Asha, and her mother who she calls her first ‘pimp’, repeatedly rail against the men who had ‘used’ them. Even as Asha grudges her mother for pushing her into what she calls a ‘hell’, she also recognises that her mother was simply trying to survive.
As Asha navigates the pitfalls and demands of her career, she emerges as a woman in control of her destiny. Her closure comes with her owning a studio which she dreams of running without having to depend on men.
While Asha’s quiet fortitude shines through over the three decades since the book was written, the sexual violence appears far more jarring than it once seemed.
De kept the descriptions of sex somewhat revolting; Asha’s first few sexual encounters qualify as rape. She is 15, the men are much older and the sex seems deeply exploitative and in some cases, even violent. One man, a producer, even uses a string of expletives before having sex with her. Asha Rani talks about the men, mostly with a sense of bemusement, rather than revulsion. De’s gaze, to me, felt less exasperated with the violence of these men than it should have been, it did not seem entirely angry.
I asked De about Kishenbhai, the man who flits in and out of Asha Rani’s life, the man she has sex with for the first time when she is 15. Kishenbhai remains in the narrative as a sorry caricature, an unsuccessful, often jealous man who thinks he is in ‘love’ with Asha Rani. He is also the one who sends a young Asha Rani to sleep with various producers. Kishenbhai seems pathetic, but not exactly villainous—though having sex with a minor and pimping her out to other men makes him exactly that.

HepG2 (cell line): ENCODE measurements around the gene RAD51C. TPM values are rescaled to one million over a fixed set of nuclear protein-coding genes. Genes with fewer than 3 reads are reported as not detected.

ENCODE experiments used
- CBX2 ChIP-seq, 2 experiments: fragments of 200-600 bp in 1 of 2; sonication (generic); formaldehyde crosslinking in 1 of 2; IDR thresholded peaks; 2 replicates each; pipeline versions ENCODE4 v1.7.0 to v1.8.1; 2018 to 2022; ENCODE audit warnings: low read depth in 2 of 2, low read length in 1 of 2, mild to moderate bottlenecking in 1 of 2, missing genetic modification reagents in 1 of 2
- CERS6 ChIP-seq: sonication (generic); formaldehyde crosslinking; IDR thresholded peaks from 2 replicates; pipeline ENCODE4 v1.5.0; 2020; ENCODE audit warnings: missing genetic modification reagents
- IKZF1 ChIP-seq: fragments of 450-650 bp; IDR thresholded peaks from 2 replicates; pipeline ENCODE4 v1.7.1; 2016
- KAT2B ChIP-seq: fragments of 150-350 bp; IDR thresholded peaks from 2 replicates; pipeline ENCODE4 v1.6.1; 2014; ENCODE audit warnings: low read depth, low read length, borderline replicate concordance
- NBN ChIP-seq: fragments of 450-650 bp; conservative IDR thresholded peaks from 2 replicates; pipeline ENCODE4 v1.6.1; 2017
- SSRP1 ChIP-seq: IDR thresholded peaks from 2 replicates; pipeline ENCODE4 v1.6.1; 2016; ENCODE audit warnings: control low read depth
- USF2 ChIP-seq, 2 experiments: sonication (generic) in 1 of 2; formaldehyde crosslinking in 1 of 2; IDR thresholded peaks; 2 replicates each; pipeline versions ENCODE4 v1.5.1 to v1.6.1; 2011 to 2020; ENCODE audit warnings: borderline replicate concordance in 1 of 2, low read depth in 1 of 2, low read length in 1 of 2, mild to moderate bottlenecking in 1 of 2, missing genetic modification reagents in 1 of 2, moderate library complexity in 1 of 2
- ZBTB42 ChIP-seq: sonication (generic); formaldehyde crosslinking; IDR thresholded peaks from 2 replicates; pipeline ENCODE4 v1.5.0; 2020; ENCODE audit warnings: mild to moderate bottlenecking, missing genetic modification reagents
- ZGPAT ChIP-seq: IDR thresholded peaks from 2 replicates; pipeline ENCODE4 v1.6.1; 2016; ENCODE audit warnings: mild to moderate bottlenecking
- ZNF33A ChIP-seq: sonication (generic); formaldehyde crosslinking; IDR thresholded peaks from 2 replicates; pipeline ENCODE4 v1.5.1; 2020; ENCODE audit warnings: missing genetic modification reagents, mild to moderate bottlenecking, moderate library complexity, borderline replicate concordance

As an editor of Stardust at the time, De said she had access to privileged information that helped her shape Starry Nights.
“Bollywood is crawling with Kishenbhais - slimy, slithery creatures from the gutters. The only ‘power’ they possess is over needy, hungry young girls, who are willing to play sex-objects to such men, in the hope of bagging a role,” De told me, adding she wrote Kishenbhai’s character as a criminal.
“Yes, Kishenbhai is a criminal - that was the intention,” she said.
As an editor of Stardust at the time, De said she had access to privileged information that helped her shape Starry Nights. In our correspondence, she recognised the patriarchal structure created for exploitation, but also suggested that, at times, women are ‘willing’ participants in it.
This sentiment lies at the heart of my problem with Starry Nights.
Considering Starry Nights was written in the 1990s, where the language and vocabulary of speaking about abuse had not evolved as much, would De have written it any differently now?
De agreed it was “depressing”, but her answer was a vehement “No!”.
“There are token protests and token men and women taking a stand against sexual exploitation. But the vast majority is happy to play footsie with the same rotten system that has been legitimised over decades,” she said. She added that she knew top Bollywood actresses who have “opted for ‘protection’ from one or two male superstars in order to spare themselves the ignominy of blatant and widespread sexual exploitation”.